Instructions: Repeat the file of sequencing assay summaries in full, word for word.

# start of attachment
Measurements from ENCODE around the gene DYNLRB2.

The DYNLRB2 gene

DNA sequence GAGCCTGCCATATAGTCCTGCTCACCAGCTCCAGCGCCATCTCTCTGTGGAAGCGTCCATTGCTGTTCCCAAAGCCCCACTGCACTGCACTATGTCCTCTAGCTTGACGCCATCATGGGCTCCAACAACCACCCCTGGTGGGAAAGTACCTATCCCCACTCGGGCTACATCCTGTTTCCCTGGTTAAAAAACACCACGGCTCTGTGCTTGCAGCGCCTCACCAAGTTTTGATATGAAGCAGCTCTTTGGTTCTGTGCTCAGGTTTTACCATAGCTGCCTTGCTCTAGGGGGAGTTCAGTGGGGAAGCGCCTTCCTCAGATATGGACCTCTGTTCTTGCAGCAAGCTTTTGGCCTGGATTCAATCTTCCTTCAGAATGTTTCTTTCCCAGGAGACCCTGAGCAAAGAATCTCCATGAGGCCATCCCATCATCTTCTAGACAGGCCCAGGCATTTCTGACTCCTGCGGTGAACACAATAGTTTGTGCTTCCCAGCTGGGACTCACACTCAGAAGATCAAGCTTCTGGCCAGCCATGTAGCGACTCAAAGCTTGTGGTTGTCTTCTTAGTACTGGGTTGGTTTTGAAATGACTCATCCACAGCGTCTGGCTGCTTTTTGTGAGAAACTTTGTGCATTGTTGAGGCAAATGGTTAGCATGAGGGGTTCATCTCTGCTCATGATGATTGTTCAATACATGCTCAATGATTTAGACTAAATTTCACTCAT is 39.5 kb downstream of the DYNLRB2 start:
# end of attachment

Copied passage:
Measurements from ENCODE around the gene DYNLRB2.

The DYNLRB2 gene

DNA sequence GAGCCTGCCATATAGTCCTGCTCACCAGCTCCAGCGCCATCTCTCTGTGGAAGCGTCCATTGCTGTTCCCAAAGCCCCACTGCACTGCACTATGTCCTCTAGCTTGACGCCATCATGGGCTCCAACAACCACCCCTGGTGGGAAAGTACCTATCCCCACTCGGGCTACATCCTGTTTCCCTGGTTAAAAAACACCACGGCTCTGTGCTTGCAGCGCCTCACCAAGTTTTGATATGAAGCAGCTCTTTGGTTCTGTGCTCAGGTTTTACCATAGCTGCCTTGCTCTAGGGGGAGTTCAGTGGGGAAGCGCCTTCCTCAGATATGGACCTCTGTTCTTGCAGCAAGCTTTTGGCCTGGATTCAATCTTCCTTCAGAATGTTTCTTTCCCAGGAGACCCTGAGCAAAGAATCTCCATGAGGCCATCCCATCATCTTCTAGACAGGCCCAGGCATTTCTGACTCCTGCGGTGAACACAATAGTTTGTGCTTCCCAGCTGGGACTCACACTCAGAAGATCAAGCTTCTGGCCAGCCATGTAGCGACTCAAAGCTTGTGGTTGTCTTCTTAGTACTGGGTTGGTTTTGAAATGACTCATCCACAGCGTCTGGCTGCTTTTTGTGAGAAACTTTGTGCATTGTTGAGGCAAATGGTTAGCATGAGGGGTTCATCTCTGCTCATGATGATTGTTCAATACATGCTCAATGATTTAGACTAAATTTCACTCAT is 39.5 kb downstream of the DYNLRB2 start: